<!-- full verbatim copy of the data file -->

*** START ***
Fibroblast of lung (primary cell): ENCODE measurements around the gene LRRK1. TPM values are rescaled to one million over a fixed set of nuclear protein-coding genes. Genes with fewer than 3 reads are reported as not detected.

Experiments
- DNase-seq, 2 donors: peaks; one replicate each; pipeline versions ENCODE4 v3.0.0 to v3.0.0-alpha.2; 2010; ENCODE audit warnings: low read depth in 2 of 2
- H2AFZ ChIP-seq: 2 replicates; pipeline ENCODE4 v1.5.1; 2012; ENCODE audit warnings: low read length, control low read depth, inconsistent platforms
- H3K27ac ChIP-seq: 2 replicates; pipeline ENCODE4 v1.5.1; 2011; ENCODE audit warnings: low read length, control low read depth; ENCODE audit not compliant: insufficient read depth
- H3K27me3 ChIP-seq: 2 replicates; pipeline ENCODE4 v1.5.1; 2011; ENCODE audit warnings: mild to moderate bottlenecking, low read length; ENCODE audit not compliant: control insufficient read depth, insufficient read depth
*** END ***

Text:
Fibroblast of lung (primary cell): ENCODE measurements around the gene LRRK1. TPM values are rescaled to one million over a fixed set of nuclear protein-coding genes. Genes with fewer than 3 reads are reported as not detected.

Experiments
- DNase-seq, 2 donors: peaks; one replicate each; pipeline versions ENCODE4 v3.0.0 to v3.0.0-alpha.2; 2010; ENCODE audit warnings: low read depth in 2 of 2
- H2AFZ ChIP-seq: 2 replicates; pipeline ENCODE4 v1.5.1; 2012; ENCODE audit warnings: low read length, control low read depth, inconsistent platforms
- H3K27ac ChIP-seq: 2 replicates; pipeline ENCODE4 v1.5.1; 2011; ENCODE audit warnings: low read length, control low read depth; ENCODE audit not compliant: insufficient read depth
- H3K27me3 ChIP-seq: 2 replicates; pipeline ENCODE4 v1.5.1; 2011; ENCODE audit warnings: mild to moderate bottlenecking, low read length; ENCODE audit not compliant: control insufficient read depth, insufficient read depth